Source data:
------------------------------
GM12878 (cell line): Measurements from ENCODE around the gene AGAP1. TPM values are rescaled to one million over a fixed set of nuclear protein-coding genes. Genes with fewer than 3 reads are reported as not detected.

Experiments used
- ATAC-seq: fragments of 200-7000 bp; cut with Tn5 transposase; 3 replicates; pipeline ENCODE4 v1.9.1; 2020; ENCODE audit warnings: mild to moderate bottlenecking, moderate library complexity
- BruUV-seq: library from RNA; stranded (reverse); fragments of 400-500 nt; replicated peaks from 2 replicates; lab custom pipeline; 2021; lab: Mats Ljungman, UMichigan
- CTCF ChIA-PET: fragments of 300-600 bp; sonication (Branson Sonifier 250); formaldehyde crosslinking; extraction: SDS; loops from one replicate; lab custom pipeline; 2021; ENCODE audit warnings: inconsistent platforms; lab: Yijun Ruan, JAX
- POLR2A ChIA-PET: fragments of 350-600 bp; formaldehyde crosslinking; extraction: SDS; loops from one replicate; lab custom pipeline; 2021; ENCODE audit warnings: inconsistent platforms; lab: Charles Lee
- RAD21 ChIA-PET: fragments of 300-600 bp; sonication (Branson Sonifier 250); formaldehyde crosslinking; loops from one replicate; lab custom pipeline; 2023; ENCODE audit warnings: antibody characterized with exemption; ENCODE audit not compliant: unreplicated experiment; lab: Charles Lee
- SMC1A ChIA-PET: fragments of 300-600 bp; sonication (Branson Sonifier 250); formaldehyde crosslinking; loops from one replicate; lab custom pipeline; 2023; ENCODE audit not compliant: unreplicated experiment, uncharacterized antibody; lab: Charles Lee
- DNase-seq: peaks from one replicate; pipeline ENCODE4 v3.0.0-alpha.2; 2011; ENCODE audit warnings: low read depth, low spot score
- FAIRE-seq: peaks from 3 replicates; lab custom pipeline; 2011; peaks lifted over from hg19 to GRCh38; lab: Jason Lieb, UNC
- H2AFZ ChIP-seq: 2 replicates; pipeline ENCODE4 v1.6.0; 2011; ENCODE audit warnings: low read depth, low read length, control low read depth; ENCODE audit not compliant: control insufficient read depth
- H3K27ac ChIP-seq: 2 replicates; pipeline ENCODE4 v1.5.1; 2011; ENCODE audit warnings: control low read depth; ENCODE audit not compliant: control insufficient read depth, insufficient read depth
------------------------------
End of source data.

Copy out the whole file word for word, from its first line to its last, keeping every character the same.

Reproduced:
GM12878 (cell line): Measurements from ENCODE around the gene AGAP1. TPM values are rescaled to one million over a fixed set of nuclear protein-coding genes. Genes with fewer than 3 reads are reported as not detected.

Experiments used
- ATAC-seq: fragments of 200-7000 bp; cut with Tn5 transposase; 3 replicates; pipeline ENCODE4 v1.9.1; 2020; ENCODE audit warnings: mild to moderate bottlenecking, moderate library complexity
- BruUV-seq: library from RNA; stranded (reverse); fragments of 400-500 nt; replicated peaks from 2 replicates; lab custom pipeline; 2021; lab: Mats Ljungman, UMichigan
- CTCF ChIA-PET: fragments of 300-600 bp; sonication (Branson Sonifier 250); formaldehyde crosslinking; extraction: SDS; loops from one replicate; lab custom pipeline; 2021; ENCODE audit warnings: inconsistent platforms; lab: Yijun Ruan, JAX
- POLR2A ChIA-PET: fragments of 350-600 bp; formaldehyde crosslinking; extraction: SDS; loops from one replicate; lab custom pipeline; 2021; ENCODE audit warnings: inconsistent platforms; lab: Charles Lee
- RAD21 ChIA-PET: fragments of 300-600 bp; sonication (Branson Sonifier 250); formaldehyde crosslinking; loops from one replicate; lab custom pipeline; 2023; ENCODE audit warnings: antibody characterized with exemption; ENCODE audit not compliant: unreplicated experiment; lab: Charles Lee
- SMC1A ChIA-PET: fragments of 300-600 bp; sonication (Branson Sonifier 250); formaldehyde crosslinking; loops from one replicate; lab custom pipeline; 2023; ENCODE audit not compliant: unreplicated experiment, uncharacterized antibody; lab: Charles Lee
- DNase-seq: peaks from one replicate; pipeline ENCODE4 v3.0.0-alpha.2; 2011; ENCODE audit warnings: low read depth, low spot score
- FAIRE-seq: peaks from 3 replicates; lab custom pipeline; 2011; peaks lifted over from hg19 to GRCh38; lab: Jason Lieb, UNC
- H2AFZ ChIP-seq: 2 replicates; pipeline ENCODE4 v1.6.0; 2011; ENCODE audit warnings: low read depth, low read length, control low read depth; ENCODE audit not compliant: control insufficient read depth
- H3K27ac ChIP-seq: 2 replicates; pipeline ENCODE4 v1.5.1; 2011; ENCODE audit warnings: control low read depth; ENCODE audit not compliant: control insufficient read depth, insufficient read depth